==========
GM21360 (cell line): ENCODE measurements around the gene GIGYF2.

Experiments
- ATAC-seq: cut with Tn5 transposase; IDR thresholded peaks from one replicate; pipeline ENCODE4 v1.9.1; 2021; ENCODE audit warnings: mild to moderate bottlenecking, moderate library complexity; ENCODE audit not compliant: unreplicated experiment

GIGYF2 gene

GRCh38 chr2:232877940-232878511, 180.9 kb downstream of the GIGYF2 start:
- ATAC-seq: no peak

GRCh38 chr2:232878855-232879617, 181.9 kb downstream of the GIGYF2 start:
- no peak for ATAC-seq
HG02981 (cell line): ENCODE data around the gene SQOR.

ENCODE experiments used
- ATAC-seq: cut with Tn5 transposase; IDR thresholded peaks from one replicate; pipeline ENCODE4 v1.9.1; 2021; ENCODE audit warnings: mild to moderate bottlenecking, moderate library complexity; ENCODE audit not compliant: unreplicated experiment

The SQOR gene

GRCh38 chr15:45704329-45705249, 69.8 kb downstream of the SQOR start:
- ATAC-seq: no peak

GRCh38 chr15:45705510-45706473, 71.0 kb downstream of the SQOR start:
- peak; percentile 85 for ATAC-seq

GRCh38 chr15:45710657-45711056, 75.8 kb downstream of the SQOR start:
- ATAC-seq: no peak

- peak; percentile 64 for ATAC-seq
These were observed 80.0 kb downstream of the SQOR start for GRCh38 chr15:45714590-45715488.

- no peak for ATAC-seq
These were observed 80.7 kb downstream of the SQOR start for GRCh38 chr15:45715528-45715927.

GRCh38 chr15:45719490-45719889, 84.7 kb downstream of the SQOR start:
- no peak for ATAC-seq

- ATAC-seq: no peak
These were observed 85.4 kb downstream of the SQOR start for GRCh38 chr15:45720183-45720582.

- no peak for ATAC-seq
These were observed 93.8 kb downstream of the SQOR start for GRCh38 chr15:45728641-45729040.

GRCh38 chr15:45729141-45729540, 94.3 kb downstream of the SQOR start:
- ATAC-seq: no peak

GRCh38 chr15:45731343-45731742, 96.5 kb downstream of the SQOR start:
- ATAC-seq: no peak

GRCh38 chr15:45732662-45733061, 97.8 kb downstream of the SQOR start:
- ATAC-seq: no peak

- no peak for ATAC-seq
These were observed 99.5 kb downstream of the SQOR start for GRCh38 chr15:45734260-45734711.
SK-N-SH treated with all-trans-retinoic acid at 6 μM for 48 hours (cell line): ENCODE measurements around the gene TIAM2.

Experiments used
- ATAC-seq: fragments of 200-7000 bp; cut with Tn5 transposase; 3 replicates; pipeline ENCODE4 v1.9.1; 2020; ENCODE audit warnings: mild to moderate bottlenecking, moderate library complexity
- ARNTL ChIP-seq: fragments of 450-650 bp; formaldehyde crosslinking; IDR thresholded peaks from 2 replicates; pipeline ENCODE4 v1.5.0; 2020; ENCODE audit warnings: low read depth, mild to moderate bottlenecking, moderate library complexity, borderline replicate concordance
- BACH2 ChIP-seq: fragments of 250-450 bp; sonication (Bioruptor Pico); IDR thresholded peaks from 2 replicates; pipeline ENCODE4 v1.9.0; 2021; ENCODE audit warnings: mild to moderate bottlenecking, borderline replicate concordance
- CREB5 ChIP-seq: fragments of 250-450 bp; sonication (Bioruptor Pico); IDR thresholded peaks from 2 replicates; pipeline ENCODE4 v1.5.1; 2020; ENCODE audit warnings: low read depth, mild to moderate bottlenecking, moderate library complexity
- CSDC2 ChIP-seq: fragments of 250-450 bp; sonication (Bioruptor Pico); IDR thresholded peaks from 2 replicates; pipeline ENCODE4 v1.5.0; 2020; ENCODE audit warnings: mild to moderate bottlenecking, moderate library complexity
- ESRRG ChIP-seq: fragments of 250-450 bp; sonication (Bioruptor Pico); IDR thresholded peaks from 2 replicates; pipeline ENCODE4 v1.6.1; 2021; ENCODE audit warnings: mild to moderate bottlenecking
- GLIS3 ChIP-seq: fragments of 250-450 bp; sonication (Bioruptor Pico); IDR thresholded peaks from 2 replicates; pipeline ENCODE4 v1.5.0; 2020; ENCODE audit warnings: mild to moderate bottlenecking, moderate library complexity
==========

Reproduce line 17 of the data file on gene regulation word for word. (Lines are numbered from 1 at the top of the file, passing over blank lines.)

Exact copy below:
GRCh38 chr15:45710657-45711056, 75.8 kb downstream of the SQOR start: